East Coast Flood Worries Rise in Irene's Wake

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WASHINGTON - A cruel end to Irene: the worst part actually came after the hurricane was gone.

Its heavy rains filled waterways too full to contain anymore moisture. Flooding roared out of the riverbanks in various parts of the East Coast.

"Never…never seen anything like it," one Elmsford, N.Y., man said after being rescued.

Hurricane Irene has led to at least 26 deaths in eight states as of Sunday evening.

But the water rising is far from over. In fact, in the already saturated Northeast, concerns over rising floodwaters could persist for days.

That has authorities warning weary citizens not to let their guard down yet. Many may have wanted to after it turned out Hurricane Irene's immediate punch wasn't near as bad in most places as expected.

North Carolina was pounded with rain, but it's Outer Banks did not suffer serious destruction.

The Hampton Roads area of Virginia did see some neighborhoods flooded and homes destroyed.

But it was a harder hit for Maryland, and especially Delaware, which was deluged with some 16 inches of rain. Some homes in the state were torn apart by tornadoes.

Meanwhile, the big story is the flooding that's taking place in states like Connecticut, with a lot of the water coming in from the ocean.

"Our stairs are floating, cement stairs are floating in the water," one woman said. "And you could see waves crashing into people's windows and their curtains coming out."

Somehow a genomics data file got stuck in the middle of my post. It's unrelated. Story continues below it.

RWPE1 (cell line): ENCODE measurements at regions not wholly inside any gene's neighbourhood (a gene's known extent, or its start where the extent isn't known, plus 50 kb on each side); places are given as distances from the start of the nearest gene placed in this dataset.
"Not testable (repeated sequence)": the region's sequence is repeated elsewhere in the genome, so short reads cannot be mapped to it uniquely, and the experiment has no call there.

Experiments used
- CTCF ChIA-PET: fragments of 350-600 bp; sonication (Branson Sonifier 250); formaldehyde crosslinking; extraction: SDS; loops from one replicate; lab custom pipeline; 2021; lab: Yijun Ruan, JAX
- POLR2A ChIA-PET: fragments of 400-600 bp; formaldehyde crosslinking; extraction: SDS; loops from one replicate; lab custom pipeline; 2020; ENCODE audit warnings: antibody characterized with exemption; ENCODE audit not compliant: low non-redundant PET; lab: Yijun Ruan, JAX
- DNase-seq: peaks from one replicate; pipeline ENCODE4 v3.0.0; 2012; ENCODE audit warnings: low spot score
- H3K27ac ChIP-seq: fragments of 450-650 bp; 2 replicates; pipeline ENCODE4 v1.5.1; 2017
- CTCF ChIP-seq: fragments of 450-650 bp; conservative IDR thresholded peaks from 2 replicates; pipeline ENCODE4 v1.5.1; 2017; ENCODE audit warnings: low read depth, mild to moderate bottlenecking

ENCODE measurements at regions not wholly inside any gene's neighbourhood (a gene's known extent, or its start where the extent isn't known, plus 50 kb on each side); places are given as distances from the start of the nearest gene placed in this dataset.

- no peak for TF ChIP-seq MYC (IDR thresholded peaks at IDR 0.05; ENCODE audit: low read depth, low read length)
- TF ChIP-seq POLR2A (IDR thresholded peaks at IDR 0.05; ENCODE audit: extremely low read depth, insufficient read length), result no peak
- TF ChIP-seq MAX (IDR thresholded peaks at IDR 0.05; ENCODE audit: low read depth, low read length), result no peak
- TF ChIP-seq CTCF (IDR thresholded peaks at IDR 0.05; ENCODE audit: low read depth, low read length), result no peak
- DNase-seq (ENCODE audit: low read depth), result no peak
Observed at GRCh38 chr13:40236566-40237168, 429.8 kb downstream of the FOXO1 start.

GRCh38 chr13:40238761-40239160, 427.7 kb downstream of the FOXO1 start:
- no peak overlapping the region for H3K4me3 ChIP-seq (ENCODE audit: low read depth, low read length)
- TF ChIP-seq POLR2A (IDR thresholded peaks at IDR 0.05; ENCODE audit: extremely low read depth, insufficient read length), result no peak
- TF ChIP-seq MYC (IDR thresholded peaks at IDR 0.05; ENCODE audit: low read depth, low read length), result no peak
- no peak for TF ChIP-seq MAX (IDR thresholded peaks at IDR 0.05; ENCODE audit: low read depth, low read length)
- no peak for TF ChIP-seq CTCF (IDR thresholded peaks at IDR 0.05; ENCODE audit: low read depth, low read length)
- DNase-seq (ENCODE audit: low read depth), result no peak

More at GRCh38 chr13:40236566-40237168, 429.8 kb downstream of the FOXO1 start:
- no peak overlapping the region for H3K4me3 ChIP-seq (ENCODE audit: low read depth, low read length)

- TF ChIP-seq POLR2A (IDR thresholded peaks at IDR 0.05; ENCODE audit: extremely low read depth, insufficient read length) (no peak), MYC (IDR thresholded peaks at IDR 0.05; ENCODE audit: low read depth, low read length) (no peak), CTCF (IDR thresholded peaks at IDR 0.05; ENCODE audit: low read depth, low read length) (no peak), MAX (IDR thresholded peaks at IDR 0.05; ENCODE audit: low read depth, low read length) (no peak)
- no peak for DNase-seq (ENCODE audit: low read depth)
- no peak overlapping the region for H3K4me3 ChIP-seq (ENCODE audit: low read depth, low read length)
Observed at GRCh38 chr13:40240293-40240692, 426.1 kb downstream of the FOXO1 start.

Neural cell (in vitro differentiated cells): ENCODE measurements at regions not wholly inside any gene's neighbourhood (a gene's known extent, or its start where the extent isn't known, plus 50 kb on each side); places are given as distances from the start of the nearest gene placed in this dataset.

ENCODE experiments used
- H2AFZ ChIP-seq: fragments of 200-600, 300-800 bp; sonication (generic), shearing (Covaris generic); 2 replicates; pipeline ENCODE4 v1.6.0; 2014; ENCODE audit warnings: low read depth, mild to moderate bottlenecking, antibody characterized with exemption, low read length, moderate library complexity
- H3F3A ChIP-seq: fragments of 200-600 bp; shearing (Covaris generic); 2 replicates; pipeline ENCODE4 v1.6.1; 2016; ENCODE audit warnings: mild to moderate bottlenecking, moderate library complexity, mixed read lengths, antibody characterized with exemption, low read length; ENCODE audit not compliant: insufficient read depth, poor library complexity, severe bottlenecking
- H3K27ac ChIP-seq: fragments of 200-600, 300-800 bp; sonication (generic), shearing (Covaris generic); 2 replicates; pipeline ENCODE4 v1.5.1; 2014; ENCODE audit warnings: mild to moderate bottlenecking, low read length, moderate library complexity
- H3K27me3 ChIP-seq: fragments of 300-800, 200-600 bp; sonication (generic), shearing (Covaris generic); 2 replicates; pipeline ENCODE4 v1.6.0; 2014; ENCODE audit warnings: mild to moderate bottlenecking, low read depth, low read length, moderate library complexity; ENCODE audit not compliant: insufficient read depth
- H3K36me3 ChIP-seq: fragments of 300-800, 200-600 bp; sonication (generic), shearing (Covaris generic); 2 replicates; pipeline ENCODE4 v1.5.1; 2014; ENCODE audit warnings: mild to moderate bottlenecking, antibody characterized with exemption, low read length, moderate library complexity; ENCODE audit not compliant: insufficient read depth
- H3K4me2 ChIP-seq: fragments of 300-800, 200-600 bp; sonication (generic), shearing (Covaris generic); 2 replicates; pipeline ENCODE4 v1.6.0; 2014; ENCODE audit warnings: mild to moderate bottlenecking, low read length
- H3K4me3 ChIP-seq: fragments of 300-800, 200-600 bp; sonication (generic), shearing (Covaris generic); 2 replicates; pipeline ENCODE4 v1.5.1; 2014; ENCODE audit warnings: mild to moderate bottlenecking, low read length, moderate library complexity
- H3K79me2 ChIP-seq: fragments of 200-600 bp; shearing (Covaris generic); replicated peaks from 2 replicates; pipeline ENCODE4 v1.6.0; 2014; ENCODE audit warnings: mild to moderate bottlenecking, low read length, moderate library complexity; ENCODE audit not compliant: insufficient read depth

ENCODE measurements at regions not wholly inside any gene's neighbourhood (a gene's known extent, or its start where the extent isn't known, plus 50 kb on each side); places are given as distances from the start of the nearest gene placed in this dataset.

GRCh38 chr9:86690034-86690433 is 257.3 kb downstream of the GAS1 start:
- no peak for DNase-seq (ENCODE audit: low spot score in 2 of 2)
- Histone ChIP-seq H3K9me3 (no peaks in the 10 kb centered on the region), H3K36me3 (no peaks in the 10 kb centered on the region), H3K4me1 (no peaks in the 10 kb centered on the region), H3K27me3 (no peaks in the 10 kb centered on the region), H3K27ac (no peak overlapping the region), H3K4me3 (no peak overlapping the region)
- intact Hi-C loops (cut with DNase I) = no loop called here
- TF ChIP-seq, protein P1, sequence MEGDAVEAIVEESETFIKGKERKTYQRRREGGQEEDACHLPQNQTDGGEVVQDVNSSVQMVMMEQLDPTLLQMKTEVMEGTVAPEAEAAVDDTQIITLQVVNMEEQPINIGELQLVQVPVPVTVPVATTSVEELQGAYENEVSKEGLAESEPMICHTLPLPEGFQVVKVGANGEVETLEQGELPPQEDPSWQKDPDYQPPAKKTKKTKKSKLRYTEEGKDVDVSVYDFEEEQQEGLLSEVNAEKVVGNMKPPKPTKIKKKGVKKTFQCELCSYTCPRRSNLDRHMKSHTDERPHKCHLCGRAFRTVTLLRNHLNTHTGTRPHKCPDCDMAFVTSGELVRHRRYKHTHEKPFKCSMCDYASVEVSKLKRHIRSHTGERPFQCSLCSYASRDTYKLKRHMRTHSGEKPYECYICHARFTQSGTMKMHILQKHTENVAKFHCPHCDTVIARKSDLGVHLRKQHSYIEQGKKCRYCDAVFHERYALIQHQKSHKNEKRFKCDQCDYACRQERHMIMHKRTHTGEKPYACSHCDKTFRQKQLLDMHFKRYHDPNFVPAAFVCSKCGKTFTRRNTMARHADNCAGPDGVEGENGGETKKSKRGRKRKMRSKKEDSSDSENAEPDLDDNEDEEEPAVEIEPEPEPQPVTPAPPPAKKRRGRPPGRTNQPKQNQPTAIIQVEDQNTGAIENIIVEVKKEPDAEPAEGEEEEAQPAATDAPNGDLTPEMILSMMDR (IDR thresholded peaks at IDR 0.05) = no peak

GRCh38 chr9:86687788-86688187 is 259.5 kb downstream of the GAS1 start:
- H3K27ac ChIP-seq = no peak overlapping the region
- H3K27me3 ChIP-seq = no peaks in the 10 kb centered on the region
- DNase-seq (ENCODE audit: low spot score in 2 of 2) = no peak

Most of the water, however, is coming from rain. The precipitation has turned the creeks, streams, and rivers of many states into rushing torrents. Rains have flooded towns and communities all over the Northeast.

"I think it's one of the craziest things I've seen for living in Greenfield for my whole life," one Massachusetts woman said.

The volatile waters have put many people in danger, leading to dramatic rescues.

"We didn't realize the current was as strong as it was. Basically as we were coming up, we realized, wow, it's getting really strong," one New Jersey man said.

Hours after the eye of Irene passed by, bridges like one on the Chesapeake Bay were still closed.

But most of the dangers from a hurricane actually occur after it's gone: floodwaters, surges, downed power lines that are still active, trees that still come down. 

So the unfortunate truth is deadly Irene, though now gone, may still claim more lives even after it's passed by.

Estimates for damages from Irene run anywhere from seven to $20 billion, but that could well rise as floodwaters continue to ravage several states in the days ahead.

CBN News Sr. Reporter George Thomas' spoke with some of the residents of North Carolina's Outer Banks, Saturday afternoon, about how they were weathering Irene.


Around midday Saturday CBN News braved shoreline of the Outer Banks to get a firsthand and look Irene as it lashed the coast of Kitty Hawk, N.C.





Despite orders to evacuate, several of North Carolina's Outer Banks residents decided Friday they were going to ride out the storm. Watch CBN News' report below. 


Virginia Beach, Va. experiencd 80 mph winds as the very wide eye of Irene movdc along the coast of Old Dominion. Watch footage of the storm's waves sent by CBN News Tech David Moore.

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Paul  Strand

Paul Strand

CBN News Washington Sr. Correspondent

As senior correspondent in CBN's Washington, D.C., bureau, Paul Strand has covered a variety of political and social issues, with an emphasis on defense, justice, and Congress.  Follow Paul on Twitter @PaulStrandCBN and "like" him at Facebook.com/PaulStrandCBN.